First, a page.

A WEE COUNTY school teacher kickstarted an emotional afternoon at Stirling's Race for Life last weekend,

Samantha Currie was diagnosed with the disease just after her 40th birthday and was chosen as the VIP to kick off the event at the university on Sunday.

She sounded the horn to send hundreds of people off on the 5k and 10k courses, including her own husband John and Daughter Emma, 12. Samantha's young son Tom, 2, was also there to show his support.

More than £51,500 was raised in total at Race for Life Stirling, including £2,500 from John and Emma, with all the money going to support scientists in their bid to find new ways to prevent, diagnose and treat cancer.

Samantha, a teacher at Alva PS, said: "My children mean the world to me and have kept a smile on my face even in the tough times.

"Tom is too young to know what cancer is but my daughter Emma has been so strong. There are dark moments but there are also days when I can smile.

"When my daughter saw me bald for the first time she just hugged me and told me I looked beautiful. I'm so proud of her completing the 10k and grateful to everyone who has supported us.

"[Sunday was] an uplifting day. I'm glad to support Race for Life and play my part to fund research which I hope will also help beat cancer for future generations."

Samantha, of Menstrie, was diagnosed with triple negative breast cancer on October 14 last year, just the day before her best friend Kara Rollo's wedding.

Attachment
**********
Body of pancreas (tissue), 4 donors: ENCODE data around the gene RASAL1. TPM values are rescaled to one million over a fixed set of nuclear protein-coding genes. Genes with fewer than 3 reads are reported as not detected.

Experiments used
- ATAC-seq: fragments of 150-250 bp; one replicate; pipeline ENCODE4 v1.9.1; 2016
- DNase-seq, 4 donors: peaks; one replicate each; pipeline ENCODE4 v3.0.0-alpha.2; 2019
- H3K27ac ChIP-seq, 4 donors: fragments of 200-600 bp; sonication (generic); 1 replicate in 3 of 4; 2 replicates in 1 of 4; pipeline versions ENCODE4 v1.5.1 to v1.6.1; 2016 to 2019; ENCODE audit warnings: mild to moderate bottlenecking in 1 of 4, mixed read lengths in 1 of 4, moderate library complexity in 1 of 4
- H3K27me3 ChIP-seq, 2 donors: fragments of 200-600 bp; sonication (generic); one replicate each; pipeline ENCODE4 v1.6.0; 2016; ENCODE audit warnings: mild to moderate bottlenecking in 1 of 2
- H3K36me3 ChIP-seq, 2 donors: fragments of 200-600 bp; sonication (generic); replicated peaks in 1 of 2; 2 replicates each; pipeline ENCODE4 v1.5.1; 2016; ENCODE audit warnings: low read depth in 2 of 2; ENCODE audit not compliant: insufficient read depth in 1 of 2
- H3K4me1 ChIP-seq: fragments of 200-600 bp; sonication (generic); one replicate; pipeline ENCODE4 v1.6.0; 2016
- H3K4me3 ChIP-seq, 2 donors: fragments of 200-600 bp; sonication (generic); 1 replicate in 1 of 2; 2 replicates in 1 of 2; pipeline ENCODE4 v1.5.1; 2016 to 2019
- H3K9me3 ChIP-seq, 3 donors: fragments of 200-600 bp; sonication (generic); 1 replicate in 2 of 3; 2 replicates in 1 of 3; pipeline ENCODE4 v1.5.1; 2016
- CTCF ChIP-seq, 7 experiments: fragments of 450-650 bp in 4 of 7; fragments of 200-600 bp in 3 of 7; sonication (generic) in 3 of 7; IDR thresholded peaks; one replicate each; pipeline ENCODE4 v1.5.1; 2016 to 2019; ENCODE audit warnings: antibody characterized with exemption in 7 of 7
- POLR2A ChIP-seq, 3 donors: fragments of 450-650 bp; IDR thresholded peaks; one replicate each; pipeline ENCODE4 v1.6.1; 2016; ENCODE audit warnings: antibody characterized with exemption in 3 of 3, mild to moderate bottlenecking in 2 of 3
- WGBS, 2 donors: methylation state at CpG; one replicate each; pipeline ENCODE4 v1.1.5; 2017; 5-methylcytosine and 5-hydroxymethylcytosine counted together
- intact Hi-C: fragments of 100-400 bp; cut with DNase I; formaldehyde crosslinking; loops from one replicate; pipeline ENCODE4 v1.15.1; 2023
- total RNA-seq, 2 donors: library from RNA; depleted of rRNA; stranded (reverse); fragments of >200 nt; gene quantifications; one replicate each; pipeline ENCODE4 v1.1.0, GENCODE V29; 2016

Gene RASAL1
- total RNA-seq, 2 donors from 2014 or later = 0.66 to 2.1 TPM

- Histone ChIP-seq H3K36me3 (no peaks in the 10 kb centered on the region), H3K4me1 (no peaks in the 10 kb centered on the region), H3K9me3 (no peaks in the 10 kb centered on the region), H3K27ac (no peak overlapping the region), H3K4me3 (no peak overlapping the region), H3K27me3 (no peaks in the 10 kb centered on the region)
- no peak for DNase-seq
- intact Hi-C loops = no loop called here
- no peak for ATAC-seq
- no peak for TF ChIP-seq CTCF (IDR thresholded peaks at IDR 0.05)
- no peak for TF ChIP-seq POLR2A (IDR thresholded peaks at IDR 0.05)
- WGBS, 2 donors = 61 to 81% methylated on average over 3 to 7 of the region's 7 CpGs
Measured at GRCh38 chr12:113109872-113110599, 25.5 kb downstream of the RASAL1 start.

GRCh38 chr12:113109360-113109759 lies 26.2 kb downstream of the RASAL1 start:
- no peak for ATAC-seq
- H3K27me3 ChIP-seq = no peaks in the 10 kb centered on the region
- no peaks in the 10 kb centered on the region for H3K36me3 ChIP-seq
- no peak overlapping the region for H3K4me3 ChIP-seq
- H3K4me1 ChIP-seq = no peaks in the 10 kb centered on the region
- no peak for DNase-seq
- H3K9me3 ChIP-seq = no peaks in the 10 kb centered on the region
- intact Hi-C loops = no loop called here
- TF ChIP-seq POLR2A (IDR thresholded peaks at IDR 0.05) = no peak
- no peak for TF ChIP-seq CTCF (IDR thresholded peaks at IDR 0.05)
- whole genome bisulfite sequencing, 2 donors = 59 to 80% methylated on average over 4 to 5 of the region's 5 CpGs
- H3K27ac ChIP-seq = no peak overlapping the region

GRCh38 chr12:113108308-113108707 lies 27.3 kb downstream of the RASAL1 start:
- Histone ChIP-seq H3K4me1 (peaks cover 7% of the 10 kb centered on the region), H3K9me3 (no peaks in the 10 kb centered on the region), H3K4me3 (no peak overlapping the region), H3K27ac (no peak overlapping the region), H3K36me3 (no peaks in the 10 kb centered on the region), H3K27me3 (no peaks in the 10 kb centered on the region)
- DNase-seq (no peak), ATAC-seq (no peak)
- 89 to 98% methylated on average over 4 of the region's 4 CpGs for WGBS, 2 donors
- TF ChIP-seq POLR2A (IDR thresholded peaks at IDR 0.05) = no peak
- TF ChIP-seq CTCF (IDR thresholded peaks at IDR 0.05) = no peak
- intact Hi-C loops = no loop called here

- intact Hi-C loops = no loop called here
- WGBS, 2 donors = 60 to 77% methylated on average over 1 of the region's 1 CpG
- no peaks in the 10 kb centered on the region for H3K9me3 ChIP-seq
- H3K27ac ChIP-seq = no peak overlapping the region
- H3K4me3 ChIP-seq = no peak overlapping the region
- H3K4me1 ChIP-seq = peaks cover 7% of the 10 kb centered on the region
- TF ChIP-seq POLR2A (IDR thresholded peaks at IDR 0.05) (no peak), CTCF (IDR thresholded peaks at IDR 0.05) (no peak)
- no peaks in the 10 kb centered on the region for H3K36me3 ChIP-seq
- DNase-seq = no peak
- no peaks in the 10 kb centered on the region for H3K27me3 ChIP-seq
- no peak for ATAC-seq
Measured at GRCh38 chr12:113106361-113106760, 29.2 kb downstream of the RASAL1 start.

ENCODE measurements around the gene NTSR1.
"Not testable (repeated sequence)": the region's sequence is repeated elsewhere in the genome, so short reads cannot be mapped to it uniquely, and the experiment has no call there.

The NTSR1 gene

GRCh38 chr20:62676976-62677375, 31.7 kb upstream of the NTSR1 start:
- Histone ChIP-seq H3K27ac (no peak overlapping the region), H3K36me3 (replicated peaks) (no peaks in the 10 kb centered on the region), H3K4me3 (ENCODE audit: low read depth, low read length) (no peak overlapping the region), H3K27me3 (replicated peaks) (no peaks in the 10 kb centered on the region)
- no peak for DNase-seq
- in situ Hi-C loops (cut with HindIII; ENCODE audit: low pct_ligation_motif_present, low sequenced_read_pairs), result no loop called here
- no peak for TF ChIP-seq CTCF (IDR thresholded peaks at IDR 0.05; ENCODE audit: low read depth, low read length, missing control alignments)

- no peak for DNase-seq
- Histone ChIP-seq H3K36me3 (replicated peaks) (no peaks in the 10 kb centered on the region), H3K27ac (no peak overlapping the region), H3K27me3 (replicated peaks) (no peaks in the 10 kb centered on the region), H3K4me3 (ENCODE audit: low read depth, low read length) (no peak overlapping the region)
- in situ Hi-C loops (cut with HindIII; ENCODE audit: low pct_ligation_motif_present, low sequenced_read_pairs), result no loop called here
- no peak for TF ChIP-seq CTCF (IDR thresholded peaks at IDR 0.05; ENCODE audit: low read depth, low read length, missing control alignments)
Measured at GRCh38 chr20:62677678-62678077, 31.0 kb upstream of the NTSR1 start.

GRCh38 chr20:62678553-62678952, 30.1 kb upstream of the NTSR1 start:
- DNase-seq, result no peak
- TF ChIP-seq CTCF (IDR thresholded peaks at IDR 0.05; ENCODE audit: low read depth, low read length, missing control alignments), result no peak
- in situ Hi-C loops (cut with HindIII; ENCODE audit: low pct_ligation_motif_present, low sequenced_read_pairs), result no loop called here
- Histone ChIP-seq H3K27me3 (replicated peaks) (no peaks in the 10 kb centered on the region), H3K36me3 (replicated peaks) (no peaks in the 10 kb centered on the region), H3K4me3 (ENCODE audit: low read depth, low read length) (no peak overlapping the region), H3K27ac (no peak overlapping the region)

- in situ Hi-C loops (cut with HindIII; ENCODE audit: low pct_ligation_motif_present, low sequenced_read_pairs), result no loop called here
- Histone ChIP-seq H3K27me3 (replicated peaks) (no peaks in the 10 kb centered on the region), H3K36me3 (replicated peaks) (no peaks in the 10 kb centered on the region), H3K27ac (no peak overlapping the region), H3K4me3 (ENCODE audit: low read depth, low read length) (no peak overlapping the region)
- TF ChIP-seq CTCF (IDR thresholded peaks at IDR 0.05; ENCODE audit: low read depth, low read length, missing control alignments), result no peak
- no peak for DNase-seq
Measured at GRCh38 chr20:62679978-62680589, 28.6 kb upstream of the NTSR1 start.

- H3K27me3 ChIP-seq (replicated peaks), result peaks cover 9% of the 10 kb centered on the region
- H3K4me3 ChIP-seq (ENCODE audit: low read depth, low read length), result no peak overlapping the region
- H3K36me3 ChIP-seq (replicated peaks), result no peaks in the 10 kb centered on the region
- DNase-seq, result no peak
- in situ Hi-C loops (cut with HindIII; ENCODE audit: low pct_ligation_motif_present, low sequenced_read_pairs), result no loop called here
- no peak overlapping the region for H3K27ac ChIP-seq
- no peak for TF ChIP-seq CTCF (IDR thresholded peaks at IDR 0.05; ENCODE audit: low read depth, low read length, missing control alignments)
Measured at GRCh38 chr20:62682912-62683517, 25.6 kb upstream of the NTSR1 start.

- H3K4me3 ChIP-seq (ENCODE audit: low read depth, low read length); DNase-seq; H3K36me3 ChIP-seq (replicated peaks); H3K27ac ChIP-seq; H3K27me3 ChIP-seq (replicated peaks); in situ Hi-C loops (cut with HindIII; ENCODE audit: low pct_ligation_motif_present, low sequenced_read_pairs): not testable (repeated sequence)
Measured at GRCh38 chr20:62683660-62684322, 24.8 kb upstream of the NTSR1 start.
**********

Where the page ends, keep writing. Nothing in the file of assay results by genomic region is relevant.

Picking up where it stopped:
But fearing she would ruin bride to be Kara's big day Samantha, who was bridesmaid at the ceremony, kept the news a secret.

The friends made up for lost time after the Perthshire wedding when Samantha finally shared the truth about her cancer treatment. And Kara, 39, has supported Samantha every step of the way since.

Samantha who has already had chemotherapy and lumpectomy surgery will begin radiotherapy sessions later this spring. She's started a Facebook group where people check in to find out how treatment is going.

Cancer Research UK's Race for Life, in partnership with Tesco, is an inspiring series of 3k, 5k, 10k, Pretty Muddy and Pretty Muddy Kids events which raise millions of pounds every year to help beat cancer by funding crucial research. 

Zac Mooney, 20, was first home in the 10k, completing the course in 38 minutes. He was part of a group of family and friends fundraising in memory of former Celtic and Stenhouse striker John Sludden who died aged 56 from cancer last year.

And Alva Academy pupil Robyn McKerracher, 15, was first home in the 5k event, finishing in 22 minutes 27 seconds in memory of her grandad Mike Mangan and aunt Theresa Weldon who both died from the disease.

Every year around 33,200 people are diagnosed with cancer in Scotland and one in two people in the UK born after 1960 will get cancer in their lifetime.

Lisa Adams, Cancer Research UK's spokeswoman in Scotland, said: "We are incredibly grateful to everyone who took part in Race for Life Stirling.

"Life-saving research is being funded right now thanks to our supporters who fundraise. The atmosphere at Race for Life Stirling was hugely moving- full of emotion, courage, tears and laughter as people celebrated the lives of those dear to them who have survived cancer and remembered loved ones lost to the disease.

"Now we're asking everyone who took part to return the money they're raised as soon as possible. Funds raised – whether it's £10 or £100 – will help scientists find new ways to prevent, diagnose and treat cancer, helping save more lives."